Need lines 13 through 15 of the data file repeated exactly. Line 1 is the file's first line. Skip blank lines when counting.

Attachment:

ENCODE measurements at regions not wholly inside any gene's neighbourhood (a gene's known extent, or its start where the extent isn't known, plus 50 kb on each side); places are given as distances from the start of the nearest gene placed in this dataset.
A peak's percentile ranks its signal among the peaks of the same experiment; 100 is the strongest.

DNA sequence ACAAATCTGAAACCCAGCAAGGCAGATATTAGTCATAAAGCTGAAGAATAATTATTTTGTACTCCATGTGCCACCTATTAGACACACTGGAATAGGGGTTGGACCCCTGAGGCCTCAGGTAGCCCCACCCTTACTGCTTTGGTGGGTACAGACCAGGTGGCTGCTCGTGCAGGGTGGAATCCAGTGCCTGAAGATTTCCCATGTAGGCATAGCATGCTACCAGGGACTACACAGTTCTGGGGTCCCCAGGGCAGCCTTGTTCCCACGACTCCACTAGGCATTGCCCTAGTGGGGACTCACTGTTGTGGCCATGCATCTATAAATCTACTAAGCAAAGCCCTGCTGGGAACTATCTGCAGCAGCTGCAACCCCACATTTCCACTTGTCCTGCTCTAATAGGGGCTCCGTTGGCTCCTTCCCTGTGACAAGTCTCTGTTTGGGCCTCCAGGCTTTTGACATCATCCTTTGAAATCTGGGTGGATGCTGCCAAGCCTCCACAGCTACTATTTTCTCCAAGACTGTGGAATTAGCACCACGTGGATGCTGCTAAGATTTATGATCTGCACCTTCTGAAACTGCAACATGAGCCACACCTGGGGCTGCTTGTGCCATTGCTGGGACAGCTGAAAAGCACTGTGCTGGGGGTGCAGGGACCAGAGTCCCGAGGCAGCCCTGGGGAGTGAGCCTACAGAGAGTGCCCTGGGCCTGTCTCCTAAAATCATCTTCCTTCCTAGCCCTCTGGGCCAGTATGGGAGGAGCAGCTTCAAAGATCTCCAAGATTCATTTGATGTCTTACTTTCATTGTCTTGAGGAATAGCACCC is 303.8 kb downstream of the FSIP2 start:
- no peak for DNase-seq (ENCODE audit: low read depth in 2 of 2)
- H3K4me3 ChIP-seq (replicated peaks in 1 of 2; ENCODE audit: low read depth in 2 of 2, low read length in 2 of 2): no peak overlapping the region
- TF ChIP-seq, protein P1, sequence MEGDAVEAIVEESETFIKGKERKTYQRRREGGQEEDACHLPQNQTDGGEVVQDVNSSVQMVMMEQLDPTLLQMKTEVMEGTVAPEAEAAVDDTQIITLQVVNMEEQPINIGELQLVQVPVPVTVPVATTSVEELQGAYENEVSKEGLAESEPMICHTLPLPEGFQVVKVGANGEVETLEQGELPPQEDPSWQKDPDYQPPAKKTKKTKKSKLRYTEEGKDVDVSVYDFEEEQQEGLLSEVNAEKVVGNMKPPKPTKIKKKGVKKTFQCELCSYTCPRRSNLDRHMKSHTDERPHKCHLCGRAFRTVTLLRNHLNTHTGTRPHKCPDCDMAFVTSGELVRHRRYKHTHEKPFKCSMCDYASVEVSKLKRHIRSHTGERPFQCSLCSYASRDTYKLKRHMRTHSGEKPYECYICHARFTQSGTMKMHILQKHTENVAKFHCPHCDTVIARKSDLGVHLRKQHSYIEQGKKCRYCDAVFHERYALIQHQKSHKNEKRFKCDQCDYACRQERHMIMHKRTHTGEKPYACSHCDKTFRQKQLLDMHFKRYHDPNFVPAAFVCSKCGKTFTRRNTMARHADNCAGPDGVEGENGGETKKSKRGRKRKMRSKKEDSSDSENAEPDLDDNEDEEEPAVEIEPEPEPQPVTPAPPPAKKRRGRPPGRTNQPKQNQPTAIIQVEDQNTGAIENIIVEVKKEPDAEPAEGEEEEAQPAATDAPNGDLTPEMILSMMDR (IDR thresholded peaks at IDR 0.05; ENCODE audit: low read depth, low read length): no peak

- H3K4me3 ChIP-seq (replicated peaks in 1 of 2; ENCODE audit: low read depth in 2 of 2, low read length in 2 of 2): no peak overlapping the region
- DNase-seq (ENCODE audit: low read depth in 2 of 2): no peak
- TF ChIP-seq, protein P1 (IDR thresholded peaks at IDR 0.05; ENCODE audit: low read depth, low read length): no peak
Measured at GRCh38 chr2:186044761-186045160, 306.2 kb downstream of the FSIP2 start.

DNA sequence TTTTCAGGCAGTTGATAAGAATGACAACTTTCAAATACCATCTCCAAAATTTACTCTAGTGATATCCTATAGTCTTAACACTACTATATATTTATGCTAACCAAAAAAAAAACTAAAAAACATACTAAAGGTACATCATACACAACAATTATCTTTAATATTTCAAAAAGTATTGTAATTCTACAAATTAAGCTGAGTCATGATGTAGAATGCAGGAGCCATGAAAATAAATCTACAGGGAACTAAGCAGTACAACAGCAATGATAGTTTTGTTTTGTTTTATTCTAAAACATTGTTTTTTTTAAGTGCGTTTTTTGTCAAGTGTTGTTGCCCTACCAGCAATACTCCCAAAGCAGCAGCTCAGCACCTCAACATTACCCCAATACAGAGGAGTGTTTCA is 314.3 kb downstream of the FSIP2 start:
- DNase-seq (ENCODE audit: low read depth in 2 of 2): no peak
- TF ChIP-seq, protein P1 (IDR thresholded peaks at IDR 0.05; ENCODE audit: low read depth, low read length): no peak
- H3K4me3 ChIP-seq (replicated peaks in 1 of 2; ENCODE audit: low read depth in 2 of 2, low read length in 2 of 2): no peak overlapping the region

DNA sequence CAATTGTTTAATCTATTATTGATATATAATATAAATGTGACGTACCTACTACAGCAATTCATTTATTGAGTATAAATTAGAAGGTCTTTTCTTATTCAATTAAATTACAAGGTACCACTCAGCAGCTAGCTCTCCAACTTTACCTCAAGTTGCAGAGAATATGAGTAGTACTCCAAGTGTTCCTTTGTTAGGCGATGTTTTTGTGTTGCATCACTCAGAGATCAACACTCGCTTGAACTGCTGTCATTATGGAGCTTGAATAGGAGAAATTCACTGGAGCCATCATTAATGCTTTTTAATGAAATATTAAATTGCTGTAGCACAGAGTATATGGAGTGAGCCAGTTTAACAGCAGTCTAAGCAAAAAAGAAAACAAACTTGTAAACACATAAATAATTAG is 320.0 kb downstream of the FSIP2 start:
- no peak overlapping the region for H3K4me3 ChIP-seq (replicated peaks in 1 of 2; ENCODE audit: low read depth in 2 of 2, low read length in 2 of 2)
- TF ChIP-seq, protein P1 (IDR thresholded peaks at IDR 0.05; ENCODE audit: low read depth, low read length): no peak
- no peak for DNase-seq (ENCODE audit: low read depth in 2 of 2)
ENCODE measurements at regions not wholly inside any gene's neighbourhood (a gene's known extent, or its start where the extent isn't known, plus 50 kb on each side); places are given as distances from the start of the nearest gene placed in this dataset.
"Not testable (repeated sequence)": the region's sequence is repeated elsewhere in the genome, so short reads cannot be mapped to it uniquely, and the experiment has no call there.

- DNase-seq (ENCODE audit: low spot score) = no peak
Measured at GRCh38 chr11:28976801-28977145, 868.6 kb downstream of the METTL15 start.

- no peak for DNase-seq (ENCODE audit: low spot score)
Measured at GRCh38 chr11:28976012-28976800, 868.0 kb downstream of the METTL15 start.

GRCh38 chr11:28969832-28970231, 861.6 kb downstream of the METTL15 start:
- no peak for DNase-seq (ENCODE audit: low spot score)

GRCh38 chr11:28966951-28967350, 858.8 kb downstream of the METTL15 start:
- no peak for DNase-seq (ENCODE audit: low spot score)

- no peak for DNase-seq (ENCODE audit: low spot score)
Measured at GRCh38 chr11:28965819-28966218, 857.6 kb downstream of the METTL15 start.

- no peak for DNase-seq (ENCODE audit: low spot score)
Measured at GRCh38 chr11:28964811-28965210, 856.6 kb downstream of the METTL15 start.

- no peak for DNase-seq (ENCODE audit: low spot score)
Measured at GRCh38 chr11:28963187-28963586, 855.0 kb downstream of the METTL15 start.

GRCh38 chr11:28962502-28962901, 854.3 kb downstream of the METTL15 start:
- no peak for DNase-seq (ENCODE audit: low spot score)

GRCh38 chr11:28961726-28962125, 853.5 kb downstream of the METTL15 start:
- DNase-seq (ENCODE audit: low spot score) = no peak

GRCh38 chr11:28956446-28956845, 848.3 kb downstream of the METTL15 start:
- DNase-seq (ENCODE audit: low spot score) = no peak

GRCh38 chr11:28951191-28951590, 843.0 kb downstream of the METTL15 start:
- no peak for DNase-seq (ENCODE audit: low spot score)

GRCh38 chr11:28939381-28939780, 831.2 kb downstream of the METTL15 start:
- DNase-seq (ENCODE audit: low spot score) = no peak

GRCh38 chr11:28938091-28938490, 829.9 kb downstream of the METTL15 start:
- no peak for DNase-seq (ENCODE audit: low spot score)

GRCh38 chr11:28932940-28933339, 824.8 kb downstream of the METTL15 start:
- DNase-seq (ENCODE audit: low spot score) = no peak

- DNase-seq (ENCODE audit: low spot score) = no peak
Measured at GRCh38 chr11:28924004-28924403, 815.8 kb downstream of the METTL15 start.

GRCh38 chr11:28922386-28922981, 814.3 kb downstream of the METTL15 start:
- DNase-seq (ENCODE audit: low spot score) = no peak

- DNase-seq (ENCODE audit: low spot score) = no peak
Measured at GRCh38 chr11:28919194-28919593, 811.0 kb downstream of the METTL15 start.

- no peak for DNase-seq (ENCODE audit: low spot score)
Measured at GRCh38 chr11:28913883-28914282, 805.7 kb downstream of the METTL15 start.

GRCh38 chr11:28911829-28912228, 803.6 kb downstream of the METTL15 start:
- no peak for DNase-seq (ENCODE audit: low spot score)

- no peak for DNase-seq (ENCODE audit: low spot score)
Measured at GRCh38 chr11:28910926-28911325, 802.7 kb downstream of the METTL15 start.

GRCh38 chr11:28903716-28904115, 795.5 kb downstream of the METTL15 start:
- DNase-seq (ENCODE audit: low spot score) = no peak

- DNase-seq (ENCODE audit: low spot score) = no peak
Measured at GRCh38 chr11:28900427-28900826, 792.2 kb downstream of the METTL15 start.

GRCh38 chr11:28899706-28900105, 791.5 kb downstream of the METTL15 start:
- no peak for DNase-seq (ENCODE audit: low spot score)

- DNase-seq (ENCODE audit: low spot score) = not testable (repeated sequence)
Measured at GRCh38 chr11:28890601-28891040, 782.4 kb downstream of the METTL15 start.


- TF ChIP-seq, protein P1 (IDR thresholded peaks at IDR 0.05; ENCODE audit: low read depth, low read length): no peak
- H3K4me3 ChIP-seq (replicated peaks in 1 of 2; ENCODE audit: low read depth in 2 of 2, low read length in 2 of 2): no peak overlapping the region

DNA sequence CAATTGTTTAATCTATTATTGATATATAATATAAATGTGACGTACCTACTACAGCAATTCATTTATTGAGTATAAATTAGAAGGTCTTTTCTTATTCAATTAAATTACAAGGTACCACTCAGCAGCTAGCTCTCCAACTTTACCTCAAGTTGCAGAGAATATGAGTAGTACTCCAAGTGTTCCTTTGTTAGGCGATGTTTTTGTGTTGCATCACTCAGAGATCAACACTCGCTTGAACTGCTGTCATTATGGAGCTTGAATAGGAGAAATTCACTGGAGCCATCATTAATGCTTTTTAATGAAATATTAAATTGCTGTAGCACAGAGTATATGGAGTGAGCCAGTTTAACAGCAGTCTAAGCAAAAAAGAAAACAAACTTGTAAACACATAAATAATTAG is 320.0 kb downstream of the FSIP2 start: